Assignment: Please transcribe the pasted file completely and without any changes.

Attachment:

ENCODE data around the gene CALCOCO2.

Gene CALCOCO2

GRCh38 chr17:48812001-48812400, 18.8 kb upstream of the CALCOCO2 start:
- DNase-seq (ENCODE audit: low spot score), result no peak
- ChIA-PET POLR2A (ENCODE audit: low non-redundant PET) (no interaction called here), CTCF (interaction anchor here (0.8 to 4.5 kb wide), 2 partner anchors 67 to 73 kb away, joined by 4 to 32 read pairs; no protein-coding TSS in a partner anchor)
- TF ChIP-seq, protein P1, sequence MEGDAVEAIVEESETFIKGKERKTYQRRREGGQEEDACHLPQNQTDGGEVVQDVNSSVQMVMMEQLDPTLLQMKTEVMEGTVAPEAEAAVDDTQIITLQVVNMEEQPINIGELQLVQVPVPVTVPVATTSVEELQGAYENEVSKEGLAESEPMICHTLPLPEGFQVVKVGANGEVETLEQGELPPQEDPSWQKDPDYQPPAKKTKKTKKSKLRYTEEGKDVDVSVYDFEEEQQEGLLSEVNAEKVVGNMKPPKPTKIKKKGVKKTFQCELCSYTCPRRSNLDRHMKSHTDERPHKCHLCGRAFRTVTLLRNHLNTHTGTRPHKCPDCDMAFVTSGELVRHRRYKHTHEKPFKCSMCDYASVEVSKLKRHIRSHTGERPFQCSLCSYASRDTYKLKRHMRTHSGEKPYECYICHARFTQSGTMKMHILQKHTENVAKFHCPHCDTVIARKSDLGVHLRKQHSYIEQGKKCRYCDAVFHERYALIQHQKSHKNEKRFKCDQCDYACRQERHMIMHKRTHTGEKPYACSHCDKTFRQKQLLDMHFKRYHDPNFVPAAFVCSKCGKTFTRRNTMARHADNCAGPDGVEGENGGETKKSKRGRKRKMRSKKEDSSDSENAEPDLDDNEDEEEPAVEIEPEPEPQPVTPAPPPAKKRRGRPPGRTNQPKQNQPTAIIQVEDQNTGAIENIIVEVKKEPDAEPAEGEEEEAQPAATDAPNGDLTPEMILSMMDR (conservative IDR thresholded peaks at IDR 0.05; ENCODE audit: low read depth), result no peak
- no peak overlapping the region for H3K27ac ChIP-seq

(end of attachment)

ENCODE data around the gene CALCOCO2.

Gene CALCOCO2

GRCh38 chr17:48812001-48812400, 18.8 kb upstream of the CALCOCO2 start:
- DNase-seq (ENCODE audit: low spot score), result no peak
- ChIA-PET POLR2A (ENCODE audit: low non-redundant PET) (no interaction called here), CTCF (interaction anchor here (0.8 to 4.5 kb wide), 2 partner anchors 67 to 73 kb away, joined by 4 to 32 read pairs; no protein-coding TSS in a partner anchor)
- TF ChIP-seq, protein P1, sequence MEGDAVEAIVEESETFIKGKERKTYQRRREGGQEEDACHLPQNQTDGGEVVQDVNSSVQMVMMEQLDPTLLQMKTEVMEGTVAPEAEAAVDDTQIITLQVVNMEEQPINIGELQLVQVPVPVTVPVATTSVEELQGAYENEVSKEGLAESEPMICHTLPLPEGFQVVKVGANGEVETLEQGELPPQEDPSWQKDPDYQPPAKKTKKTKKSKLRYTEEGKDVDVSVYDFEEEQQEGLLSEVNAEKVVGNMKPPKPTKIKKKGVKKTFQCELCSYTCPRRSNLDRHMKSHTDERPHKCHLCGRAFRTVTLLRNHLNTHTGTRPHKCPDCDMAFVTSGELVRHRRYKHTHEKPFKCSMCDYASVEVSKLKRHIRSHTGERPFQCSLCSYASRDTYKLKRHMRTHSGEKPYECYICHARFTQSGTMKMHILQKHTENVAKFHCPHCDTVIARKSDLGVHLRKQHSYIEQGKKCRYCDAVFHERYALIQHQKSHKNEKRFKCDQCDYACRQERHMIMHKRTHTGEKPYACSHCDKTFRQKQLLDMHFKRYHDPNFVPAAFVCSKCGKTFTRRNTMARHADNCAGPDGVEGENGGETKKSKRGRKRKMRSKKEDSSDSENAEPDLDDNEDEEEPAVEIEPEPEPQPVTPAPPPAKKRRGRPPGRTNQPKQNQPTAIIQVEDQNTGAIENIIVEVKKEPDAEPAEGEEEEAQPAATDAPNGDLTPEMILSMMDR (conservative IDR thresholded peaks at IDR 0.05; ENCODE audit: low read depth), result no peak
- no peak overlapping the region for H3K27ac ChIP-seq